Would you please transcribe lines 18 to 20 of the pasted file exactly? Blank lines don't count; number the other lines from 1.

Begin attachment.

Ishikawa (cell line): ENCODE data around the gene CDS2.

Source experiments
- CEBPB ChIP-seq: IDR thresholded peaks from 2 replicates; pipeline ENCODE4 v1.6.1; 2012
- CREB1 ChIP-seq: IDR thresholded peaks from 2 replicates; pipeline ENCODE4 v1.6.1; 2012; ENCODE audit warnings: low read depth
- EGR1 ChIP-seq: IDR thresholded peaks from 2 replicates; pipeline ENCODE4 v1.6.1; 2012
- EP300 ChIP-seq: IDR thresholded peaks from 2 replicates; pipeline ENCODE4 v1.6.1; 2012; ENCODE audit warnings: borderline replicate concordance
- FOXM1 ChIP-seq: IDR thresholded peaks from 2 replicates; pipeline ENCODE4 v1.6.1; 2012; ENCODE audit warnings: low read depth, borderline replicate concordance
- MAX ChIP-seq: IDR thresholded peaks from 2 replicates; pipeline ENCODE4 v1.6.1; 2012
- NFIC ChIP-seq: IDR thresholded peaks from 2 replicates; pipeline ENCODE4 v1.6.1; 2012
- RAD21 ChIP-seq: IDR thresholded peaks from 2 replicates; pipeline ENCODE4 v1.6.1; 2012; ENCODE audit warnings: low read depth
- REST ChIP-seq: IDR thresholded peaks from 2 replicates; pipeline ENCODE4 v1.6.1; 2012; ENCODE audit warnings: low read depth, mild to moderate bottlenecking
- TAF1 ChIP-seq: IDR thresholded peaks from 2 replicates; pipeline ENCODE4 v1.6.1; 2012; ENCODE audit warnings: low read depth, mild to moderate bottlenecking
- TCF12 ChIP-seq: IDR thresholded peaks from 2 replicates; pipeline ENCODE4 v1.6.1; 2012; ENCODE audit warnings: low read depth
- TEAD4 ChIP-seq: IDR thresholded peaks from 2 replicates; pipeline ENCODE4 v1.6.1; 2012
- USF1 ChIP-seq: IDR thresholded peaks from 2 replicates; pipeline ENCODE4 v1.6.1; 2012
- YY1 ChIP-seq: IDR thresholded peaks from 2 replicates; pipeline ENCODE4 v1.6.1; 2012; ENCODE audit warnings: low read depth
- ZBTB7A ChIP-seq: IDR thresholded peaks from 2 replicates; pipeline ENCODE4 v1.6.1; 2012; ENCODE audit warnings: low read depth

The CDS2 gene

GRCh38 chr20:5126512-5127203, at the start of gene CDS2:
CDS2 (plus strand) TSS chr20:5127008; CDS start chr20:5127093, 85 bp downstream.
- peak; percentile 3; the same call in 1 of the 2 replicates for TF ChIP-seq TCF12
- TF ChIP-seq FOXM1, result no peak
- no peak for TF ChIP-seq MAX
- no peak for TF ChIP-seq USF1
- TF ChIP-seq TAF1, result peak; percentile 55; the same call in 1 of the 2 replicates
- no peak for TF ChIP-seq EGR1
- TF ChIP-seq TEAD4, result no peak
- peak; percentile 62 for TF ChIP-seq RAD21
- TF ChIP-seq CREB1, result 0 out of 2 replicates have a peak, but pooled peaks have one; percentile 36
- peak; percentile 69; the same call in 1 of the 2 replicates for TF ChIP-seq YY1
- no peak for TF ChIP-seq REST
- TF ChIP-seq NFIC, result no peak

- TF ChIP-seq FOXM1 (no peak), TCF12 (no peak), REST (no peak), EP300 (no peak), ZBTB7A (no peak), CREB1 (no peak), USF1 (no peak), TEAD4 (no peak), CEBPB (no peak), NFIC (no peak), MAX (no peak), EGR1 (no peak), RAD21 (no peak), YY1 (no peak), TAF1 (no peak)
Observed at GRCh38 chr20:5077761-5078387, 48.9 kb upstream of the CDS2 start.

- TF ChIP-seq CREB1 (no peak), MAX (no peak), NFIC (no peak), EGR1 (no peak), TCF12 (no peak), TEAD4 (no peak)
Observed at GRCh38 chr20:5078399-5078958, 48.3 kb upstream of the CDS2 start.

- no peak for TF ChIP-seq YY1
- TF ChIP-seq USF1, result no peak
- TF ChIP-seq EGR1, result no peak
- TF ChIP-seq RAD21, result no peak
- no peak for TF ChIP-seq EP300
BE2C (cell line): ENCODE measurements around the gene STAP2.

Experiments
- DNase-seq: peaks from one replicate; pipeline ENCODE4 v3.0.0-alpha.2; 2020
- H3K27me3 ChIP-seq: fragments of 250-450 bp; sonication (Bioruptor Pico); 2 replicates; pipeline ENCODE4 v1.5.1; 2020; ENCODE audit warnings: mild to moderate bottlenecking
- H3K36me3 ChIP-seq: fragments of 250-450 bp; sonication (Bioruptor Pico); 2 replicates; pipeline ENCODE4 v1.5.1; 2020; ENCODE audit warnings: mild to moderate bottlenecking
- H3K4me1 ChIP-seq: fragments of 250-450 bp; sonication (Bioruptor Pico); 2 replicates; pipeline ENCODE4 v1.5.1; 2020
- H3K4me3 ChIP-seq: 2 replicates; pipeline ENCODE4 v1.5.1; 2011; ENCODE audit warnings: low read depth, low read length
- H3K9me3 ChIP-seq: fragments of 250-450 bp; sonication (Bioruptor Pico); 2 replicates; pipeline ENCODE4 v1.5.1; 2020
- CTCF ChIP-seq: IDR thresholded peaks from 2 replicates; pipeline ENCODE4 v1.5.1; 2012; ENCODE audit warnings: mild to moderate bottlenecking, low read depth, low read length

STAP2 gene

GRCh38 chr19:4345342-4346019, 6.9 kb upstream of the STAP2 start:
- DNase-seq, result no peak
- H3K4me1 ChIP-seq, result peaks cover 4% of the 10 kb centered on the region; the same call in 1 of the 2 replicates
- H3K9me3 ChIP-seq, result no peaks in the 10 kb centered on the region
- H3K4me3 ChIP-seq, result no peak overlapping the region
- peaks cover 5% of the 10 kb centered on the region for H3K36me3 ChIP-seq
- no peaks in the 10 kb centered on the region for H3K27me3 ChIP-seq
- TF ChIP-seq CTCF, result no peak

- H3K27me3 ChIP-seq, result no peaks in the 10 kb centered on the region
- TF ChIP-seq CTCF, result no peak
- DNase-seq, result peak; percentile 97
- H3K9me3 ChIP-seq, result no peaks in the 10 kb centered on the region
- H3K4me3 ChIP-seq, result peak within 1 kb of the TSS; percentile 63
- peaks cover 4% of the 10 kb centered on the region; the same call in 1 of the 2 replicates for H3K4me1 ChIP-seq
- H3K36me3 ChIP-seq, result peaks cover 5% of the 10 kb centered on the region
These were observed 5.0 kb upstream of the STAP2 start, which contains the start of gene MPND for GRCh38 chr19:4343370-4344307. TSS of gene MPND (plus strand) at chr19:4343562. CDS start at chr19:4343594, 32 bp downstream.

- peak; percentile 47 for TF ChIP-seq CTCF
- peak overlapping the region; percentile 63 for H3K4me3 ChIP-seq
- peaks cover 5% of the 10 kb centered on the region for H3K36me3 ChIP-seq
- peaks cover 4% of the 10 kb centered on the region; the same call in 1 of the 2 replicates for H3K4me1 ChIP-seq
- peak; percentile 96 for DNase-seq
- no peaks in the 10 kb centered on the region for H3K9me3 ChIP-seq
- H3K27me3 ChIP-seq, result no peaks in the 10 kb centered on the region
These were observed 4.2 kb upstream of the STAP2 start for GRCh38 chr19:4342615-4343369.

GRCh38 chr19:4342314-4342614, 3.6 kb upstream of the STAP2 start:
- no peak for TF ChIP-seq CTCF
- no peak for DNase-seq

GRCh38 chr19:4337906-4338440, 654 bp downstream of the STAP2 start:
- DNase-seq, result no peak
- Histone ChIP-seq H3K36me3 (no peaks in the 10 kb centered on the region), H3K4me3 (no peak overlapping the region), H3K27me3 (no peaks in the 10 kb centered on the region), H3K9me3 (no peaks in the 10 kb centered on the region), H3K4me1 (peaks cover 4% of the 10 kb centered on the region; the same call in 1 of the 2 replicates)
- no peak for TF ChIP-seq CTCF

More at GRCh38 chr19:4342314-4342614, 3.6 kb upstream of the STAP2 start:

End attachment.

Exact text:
The CDS2 gene

GRCh38 chr20:5126512-5127203, at the start of gene CDS2:
CDS2 (plus strand) TSS chr20:5127008; CDS start chr20:5127093, 85 bp downstream.